When the State Speaks, What Should it Say? The Dilemmas of Freedom of Expression and Democratic Persuasion

Perspectives on Politics 8 (4):1005-1019 (2010)
Abstract
Hate groups are often thought to reveal a paradox in liberal thinking. On the one hand, such groups challenge the very foundations of liberal thought, including core values of equality and freedom. On the other hand, these same values underlie the rights such as freedom of expression and association that protect hate groups. Thus a liberal democratic state that extends those protections to such groups in the name of value neutrality and freedom of expression may be thought to be undermining the values on which its legitimacy rests. In this paper, I suggest how this apparent paradox might be resolved. I argue that the state should protect the expression of illiberal beliefs, but that the state (along with its citizens) is also obligated to criticize publicly those beliefs. Distinguishing between two kinds of state action—coercive and expressive—I contend that such criticism should be pursued through the state’s expressive capacities in its roles as speaker, educator, and spender. Here I extend the familiar idea that law, to be legitimate, must be widely publicized; I contend that a proper theory of the freedom of expression obligates the legitimate state to publicize the reasons that underlie rights, in particular reasons that appeal to the entitlement of each citizen subject to coercion to be treated as free and equal. My theory of freedom of expression is thus “expressive” in two senses: it protects the entitlement of citizens to express any political viewpoint, and it emphasizes a role for the state in explaining these free-speech protections and persuading its citizens of the value of the entitlements that underlie them.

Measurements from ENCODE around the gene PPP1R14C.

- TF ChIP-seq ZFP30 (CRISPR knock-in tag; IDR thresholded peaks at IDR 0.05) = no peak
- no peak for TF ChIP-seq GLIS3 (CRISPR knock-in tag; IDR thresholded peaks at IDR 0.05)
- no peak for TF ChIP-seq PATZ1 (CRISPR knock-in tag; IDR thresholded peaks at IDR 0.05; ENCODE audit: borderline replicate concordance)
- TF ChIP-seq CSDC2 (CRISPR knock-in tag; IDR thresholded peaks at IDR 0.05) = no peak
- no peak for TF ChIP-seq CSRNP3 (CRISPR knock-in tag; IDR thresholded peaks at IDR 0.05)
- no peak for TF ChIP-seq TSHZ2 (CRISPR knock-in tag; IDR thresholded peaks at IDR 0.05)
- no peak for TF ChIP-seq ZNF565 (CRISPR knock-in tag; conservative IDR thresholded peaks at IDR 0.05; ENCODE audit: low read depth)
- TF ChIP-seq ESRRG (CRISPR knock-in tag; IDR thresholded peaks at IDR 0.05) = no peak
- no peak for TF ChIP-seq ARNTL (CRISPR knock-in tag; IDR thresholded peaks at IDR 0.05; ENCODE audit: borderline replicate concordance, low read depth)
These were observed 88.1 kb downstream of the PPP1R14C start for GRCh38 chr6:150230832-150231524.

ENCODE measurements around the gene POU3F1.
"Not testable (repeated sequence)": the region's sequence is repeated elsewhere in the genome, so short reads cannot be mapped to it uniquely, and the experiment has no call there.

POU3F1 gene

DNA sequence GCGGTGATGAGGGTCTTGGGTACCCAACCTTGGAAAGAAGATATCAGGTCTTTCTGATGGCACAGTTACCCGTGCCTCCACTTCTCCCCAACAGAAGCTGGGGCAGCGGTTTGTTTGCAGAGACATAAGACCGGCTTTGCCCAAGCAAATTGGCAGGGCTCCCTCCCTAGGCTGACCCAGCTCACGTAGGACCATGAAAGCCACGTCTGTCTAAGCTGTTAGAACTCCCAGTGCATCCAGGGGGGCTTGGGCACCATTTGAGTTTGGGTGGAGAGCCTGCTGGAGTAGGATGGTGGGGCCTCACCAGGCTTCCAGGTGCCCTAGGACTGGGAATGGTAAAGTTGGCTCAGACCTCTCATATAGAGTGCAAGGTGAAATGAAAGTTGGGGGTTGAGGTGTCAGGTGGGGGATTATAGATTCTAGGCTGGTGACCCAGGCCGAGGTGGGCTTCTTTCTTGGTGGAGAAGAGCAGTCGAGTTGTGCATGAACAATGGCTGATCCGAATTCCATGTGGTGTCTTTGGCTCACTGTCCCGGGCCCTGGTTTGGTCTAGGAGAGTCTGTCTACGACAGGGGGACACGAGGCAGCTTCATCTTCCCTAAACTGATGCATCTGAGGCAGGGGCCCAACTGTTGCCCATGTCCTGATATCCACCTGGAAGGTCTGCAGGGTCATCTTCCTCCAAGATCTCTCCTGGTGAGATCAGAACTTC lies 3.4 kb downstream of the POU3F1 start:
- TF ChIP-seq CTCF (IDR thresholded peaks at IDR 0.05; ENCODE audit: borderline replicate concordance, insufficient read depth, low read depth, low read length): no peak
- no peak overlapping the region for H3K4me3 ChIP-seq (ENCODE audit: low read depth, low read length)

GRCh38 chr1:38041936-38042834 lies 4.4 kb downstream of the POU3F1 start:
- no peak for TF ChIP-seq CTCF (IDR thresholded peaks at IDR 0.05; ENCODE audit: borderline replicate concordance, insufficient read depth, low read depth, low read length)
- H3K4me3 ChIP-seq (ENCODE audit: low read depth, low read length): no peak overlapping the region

Keywords free speech  freedom of expression  liberalism  rights  hate speech  equality  non-profit
Categories (categorize this paper)
Options
 Save to my reading list
Follow the author(s)
My bibliography
Export citation
Find it on Scholar
Edit this record
Mark as duplicate
Revision history Request removal from index Translate to english
 
Download options
PhilPapers Archive Corey Brettschneider, When the State Speaks, What Should it Say? The Dilemmas of Freedom of Expression and Democratic Persuasion
External links
Setup an account with your affiliations in order to access resources via your University's proxy server
Configure custom proxy (use this if your affiliation does not provide a proxy)
Through your library
References found in this work BETA

No references found.

Citations of this work BETA

No citations found.

Similar books and articles
Bruce Barry (2007). The Cringing and The Craven. Business Ethics Quarterly 17 (2):263-296.
Lawrence B. Solum (1989). Freedom of Communicative Action. Northwestern University Law Review 83 (1):54-135.
Analytics

Monthly downloads

Added to index

2011-05-26

Total downloads

127 ( #6,849 of 1,098,976 )

Recent downloads (6 months)

50 ( #1,303 of 1,098,976 )

How can I increase my downloads?

My notes
Sign in to use this feature


Discussion
Start a new thread
Order:
There  are no threads in this forum
Nothing in this forum yet.